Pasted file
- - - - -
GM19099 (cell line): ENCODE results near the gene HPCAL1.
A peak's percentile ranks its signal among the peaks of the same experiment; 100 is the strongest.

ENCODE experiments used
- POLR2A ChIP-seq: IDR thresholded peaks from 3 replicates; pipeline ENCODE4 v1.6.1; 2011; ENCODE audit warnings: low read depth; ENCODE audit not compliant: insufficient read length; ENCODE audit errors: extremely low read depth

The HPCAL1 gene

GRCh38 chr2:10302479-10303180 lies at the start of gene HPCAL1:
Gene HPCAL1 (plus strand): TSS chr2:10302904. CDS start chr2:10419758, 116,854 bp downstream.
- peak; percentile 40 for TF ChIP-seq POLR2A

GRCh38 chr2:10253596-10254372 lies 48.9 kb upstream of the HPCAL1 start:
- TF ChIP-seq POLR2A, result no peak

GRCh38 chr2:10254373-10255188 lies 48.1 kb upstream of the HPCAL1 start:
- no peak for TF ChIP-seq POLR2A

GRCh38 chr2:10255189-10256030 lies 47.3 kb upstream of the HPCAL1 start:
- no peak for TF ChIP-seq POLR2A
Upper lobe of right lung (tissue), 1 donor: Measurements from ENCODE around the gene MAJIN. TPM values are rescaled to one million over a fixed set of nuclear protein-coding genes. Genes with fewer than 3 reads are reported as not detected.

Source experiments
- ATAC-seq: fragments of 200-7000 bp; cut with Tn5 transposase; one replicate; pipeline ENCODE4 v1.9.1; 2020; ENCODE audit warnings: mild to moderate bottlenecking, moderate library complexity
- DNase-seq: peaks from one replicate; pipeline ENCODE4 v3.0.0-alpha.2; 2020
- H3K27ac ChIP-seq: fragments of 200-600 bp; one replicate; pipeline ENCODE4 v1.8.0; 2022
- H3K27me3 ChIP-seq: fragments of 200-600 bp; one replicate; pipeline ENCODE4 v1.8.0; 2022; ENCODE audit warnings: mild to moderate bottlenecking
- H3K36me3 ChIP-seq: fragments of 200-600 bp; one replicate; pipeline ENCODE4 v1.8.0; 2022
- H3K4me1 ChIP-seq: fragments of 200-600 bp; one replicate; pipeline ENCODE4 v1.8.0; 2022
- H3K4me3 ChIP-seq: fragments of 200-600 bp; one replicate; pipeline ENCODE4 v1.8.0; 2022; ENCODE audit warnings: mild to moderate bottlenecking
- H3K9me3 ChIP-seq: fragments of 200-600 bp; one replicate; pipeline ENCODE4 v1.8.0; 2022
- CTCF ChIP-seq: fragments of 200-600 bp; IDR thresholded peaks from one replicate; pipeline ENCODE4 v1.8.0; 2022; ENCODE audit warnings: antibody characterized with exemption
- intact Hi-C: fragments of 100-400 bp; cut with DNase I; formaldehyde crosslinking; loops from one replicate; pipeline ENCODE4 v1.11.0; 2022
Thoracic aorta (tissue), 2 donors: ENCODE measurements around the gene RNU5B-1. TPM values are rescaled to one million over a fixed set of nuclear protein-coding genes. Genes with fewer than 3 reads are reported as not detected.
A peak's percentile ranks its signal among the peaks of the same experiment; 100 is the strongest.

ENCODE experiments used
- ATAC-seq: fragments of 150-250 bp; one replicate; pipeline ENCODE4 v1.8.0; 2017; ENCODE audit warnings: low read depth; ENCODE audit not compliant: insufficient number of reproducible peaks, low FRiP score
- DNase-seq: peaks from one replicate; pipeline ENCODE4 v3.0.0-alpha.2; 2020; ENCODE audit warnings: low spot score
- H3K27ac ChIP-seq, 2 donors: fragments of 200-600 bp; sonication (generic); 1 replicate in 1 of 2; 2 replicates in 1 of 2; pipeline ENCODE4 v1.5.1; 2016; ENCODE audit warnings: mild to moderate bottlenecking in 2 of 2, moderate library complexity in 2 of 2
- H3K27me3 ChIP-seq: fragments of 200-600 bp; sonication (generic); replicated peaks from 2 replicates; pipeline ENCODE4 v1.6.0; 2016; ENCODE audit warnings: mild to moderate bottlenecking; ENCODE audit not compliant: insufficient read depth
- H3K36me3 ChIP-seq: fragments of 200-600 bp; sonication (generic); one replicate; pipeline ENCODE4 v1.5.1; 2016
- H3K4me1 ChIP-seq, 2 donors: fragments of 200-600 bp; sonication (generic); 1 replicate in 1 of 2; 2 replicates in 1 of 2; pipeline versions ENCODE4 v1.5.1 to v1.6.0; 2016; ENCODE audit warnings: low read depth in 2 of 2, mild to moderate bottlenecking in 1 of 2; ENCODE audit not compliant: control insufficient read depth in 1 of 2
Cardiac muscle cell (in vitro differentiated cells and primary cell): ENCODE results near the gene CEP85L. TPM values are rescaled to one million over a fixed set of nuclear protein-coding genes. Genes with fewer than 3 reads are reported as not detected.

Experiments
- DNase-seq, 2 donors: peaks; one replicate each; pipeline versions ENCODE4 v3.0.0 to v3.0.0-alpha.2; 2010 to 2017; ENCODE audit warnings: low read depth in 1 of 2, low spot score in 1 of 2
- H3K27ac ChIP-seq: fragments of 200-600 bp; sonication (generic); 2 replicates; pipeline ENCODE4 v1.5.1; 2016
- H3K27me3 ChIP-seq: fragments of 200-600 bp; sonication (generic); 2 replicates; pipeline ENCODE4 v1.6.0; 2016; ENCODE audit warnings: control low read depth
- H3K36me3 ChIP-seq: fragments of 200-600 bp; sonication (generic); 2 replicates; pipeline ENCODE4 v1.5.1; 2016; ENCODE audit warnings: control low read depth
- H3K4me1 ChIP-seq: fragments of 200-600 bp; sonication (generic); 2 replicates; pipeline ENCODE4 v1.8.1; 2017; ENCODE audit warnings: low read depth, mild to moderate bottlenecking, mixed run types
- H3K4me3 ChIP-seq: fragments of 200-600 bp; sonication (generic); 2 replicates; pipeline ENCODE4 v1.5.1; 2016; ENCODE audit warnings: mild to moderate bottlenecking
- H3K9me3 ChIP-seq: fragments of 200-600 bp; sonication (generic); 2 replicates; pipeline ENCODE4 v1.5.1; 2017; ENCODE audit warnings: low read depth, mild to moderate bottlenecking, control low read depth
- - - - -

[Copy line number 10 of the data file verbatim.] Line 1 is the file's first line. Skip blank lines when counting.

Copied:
- TF ChIP-seq POLR2A, result no peak